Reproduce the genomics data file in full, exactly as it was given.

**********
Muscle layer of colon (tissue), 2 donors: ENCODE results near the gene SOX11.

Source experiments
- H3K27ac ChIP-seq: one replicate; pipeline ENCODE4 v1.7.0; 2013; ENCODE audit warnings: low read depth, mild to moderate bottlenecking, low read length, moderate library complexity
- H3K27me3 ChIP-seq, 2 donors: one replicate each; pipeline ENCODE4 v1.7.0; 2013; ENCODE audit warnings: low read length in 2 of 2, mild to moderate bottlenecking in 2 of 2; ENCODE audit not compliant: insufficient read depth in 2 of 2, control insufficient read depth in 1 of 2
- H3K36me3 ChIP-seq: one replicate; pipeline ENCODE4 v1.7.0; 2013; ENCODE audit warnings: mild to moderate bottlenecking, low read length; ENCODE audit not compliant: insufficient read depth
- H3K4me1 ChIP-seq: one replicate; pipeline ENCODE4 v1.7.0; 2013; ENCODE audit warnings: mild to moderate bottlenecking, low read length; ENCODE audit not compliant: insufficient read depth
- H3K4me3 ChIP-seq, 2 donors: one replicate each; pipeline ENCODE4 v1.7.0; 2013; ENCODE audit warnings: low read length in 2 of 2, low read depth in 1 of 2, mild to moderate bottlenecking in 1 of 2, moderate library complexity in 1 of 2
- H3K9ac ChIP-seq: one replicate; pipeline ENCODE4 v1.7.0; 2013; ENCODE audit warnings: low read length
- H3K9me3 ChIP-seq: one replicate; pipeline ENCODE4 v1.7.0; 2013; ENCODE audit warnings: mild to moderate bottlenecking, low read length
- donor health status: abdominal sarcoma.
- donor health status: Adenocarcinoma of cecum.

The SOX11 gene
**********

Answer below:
Muscle layer of colon (tissue), 2 donors: ENCODE results near the gene SOX11.

Source experiments
- H3K27ac ChIP-seq: one replicate; pipeline ENCODE4 v1.7.0; 2013; ENCODE audit warnings: low read depth, mild to moderate bottlenecking, low read length, moderate library complexity
- H3K27me3 ChIP-seq, 2 donors: one replicate each; pipeline ENCODE4 v1.7.0; 2013; ENCODE audit warnings: low read length in 2 of 2, mild to moderate bottlenecking in 2 of 2; ENCODE audit not compliant: insufficient read depth in 2 of 2, control insufficient read depth in 1 of 2
- H3K36me3 ChIP-seq: one replicate; pipeline ENCODE4 v1.7.0; 2013; ENCODE audit warnings: mild to moderate bottlenecking, low read length; ENCODE audit not compliant: insufficient read depth
- H3K4me1 ChIP-seq: one replicate; pipeline ENCODE4 v1.7.0; 2013; ENCODE audit warnings: mild to moderate bottlenecking, low read length; ENCODE audit not compliant: insufficient read depth
- H3K4me3 ChIP-seq, 2 donors: one replicate each; pipeline ENCODE4 v1.7.0; 2013; ENCODE audit warnings: low read length in 2 of 2, low read depth in 1 of 2, mild to moderate bottlenecking in 1 of 2, moderate library complexity in 1 of 2
- H3K9ac ChIP-seq: one replicate; pipeline ENCODE4 v1.7.0; 2013; ENCODE audit warnings: low read length
- H3K9me3 ChIP-seq: one replicate; pipeline ENCODE4 v1.7.0; 2013; ENCODE audit warnings: mild to moderate bottlenecking, low read length
- donor health status: abdominal sarcoma.
- donor health status: Adenocarcinoma of cecum.

The SOX11 gene